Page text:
Produced by Susan Mallie
[This story first aired on Feb. 9. It was updated on Aug.3]
(CBS) La Crosse, Wis. -- When lead investigator John Christophersen arrived at the Koula household on May 24, 2010, his mind was spinning.
"What in the heck could've happened in a situation where two people are dead? Because this is an affluent neighborhood and crime is very limited in this part of the county," he told "48 Hours" correspondent Peter Van Sant.
Standing outside the house was son Eric Koula, who had discovered the chilling death scene.
"I just didn't understand why, why they're like this at all. Just great people. You know they're (sob) now they're gone," Eric cried.
Christophersen, a special agent at the time with the Wisconsin Department of Justice, was assisting the La Crosse Sheriff's Department. He takes "48 Hours" step by step through the Koulas' four-bedroom home.
"And we're entering from the three car garage into the kitchen/mudroom area," Christophersen showed Van Sant. "I walk into the kitchen area, I notice an elderly male lying prone on the kitchen floor, face down, a pool of blood around him. He was shot the moment he walked in the door."
Dennis Koula was 68 years old. A wealthy businessman, he once owned a chain of pharmacies and a Ford dealership in town which he sold in 2006.
"Up until when we sold the dealership I worked with my dad six days a week, side by side," said Eric.
When asked to describe his relationship with his parents, Eric told Van Sant, "Oh, very close."
So close, in fact, Dennis gave Eric hundreds of thousands of dollars to start a career as a day trader, buying and selling stocks from a computer in his house. Cindy Cowell, Eric's younger sister, also received money from their dad, but it was just a pittance compared to her brother.
"My parents were very good people. They were hard workers," she said.
Cindy says her dad could have retired long ago, but he still worked part time.
"My dad often joked, 'It would be better for me to go to work at the pharmacy and get paid for it than stay home, because your mom will have me working for nothing,'" she recalled with a laugh.
Eric and Cindy, each married with families of their own, have been close since childhood; the bond with their parents was even closer.
They both lived within minutes of their mom and dad's house.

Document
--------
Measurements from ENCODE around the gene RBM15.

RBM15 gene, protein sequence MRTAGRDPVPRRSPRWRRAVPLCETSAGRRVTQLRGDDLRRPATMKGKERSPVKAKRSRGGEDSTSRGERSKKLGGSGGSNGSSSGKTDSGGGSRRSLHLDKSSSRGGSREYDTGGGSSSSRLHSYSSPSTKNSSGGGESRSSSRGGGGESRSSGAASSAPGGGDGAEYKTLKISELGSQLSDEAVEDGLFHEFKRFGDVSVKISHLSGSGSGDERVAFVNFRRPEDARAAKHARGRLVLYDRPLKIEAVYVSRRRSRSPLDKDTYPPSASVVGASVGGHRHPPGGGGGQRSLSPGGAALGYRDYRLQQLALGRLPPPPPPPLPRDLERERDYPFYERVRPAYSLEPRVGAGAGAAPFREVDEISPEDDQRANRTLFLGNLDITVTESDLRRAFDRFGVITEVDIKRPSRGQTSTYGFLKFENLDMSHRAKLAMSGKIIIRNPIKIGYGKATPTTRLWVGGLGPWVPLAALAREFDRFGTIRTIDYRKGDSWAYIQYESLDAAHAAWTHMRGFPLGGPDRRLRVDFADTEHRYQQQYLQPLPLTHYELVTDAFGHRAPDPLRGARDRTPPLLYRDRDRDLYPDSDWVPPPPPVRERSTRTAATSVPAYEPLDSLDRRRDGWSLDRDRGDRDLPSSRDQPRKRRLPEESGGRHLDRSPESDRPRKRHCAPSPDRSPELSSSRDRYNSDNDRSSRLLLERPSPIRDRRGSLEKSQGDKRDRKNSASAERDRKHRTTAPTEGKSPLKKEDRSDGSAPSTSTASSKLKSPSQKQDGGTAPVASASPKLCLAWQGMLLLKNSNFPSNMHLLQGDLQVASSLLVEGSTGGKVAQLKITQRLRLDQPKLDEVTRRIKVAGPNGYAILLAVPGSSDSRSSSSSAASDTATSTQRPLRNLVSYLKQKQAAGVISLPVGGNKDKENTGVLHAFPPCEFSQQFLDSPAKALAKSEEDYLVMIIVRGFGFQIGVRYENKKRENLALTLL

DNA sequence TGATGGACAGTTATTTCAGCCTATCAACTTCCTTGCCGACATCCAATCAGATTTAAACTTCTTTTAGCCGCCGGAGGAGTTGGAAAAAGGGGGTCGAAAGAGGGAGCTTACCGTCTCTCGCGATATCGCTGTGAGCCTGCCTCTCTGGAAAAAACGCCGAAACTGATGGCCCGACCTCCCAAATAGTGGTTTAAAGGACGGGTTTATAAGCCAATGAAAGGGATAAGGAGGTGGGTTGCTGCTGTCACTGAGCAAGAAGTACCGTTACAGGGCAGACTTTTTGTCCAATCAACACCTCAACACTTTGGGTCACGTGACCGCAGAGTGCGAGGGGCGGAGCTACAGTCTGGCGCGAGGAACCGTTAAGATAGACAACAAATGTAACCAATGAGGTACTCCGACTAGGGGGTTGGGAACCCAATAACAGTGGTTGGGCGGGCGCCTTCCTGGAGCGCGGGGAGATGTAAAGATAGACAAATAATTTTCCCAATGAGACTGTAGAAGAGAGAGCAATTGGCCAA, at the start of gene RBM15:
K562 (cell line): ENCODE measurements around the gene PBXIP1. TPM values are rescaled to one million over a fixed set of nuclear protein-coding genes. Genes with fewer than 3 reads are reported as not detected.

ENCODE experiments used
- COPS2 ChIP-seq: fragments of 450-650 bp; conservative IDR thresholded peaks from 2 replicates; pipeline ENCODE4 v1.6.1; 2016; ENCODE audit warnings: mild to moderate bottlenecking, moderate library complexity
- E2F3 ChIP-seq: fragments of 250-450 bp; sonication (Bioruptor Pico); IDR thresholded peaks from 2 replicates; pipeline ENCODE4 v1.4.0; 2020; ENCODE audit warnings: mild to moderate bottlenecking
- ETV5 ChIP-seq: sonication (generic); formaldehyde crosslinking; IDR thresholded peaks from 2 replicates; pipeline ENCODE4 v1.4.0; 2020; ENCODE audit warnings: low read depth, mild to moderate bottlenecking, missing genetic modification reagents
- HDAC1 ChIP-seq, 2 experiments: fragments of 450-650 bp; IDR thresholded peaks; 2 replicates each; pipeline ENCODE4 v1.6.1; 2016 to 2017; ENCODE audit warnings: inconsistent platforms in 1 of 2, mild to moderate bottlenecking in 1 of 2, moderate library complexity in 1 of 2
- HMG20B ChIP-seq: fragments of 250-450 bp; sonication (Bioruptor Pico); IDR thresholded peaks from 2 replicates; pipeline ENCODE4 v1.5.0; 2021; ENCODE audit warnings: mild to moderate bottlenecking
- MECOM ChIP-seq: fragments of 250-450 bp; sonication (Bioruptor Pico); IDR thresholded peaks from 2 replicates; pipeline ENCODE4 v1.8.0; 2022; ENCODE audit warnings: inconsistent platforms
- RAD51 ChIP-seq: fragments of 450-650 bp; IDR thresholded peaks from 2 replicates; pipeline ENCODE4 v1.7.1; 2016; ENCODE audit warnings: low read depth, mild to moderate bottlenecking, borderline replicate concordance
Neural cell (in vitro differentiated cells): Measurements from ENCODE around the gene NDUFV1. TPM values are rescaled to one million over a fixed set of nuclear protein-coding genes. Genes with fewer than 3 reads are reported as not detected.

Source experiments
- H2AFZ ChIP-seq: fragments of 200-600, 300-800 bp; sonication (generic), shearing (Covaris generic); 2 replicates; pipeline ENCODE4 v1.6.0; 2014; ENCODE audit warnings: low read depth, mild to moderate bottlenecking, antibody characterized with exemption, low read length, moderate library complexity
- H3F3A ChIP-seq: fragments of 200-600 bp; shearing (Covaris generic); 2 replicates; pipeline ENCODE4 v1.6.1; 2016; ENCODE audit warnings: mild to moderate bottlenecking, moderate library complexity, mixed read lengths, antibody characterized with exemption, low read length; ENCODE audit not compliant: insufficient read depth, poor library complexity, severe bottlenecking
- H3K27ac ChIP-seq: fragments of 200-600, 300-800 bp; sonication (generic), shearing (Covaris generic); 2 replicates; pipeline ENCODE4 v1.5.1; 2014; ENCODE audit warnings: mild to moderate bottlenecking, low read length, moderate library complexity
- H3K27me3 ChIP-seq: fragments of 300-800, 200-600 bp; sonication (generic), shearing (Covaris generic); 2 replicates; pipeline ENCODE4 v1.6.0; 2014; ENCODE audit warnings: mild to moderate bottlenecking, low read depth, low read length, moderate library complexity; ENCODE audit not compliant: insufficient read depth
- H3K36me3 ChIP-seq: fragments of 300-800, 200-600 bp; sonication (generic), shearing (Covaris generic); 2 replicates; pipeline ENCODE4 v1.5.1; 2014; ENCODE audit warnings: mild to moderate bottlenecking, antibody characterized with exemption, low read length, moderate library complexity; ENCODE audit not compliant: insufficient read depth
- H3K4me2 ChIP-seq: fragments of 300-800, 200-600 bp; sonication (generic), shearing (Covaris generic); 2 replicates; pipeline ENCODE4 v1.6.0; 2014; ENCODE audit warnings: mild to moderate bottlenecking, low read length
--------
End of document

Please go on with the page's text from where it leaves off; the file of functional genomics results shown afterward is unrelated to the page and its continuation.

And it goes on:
"One of the last conversations I had with my father, " Cindy said with a sniffle, "he told me that I could count on him. ... 'I'm always there for you. Love you, honey. Bye.'"
"And now we're going into the computer room where Merna is located,"
Christophersen said, continuing the tour of the crime scene. "Merna is slumped over the computer. Her left arm is still on the keypad. Her right arm is resting on her right knee."
"What is that suggestive of for you?" Van Sant asked.
"That she was not startled. She was comfortable sitting there. She died almost instantaneously and she did not know what was coming," said Christophersen.
Like her husband, Merna, 65, loved to work. She was a substitute teacher.
"She especially liked teaching junior high," Cindy said. "She was outgoing, fun-loving ... She loved Christmas because of the expression on everybody's faces when they opened presents."
"She would -- always wanna talk about ... anything goin' on in your life, talk about the kids," said Eric.
The morning of May 24, Merna was scheduled to work at nearby West Salem Middle School. When she didn't show, Eric received a call from a concerned school secretary.
"I called my mom's cell phone and there was no answer there," Eric said. "'Well, that's weird. I'll call my dad.' So I called my dad's phone. And he didn't answer."
Dennis should have been on his way to work at the pharmacy.
"'Oh, boy -- did they have a car accident?' Or, you know, 'What's goin' on?'" Eric wondered.
Eric's wife, Christine, was at home with him that morning.
"He said, 'Well, you know, it just doesn't -- it doesn't sound like them -- something's not right,'" Christine recalled. "He said, 'I'll run out there and see, you know, what's goin' on.'"
Eric hit the road. It's about a 10-minute drive to his parent's house.
"I drive up the road to the house. ... And I see my dad's truck out in front," Eric said. "And I look inside and I see my mom's Mountaineer in the garage."
Puzzled, Eric walks through the garage and enters the house.
"I opened the door and I see my dad on the floor," he said. "And I grab my dad's leg, shake him. He doesn't move, doesn't respond. Nobody's saying anything, anything back."
Hysterical, Eric dials 911:
911 operator: Ok, and your dad is not breathing?
Eric Koula: No.
911 operator: OK, alright. Is your father alive?
"I remember talking to the lady on the phone, asking various questions," said Eric.
911 operator: Is your mom there also?
Eric Koula: I, uh, MOM! (cries)
911 operator: Is your mom breathing?
Eric Koula: No (crying)
"And that's when I saw my mom in the computer room around the corner. And her head was down on the keyboard," Eric continued. "I miss them so much."
"Is this an ambush, these two killings?" Van Sant asked Christophersen.
"Possibly. It could've been. Or certainly somebody that they knew who came up behind them, lying in wait," he replied.
As Christophersen continues touring the crime scene, he's struck that so many valuables have been left untouched.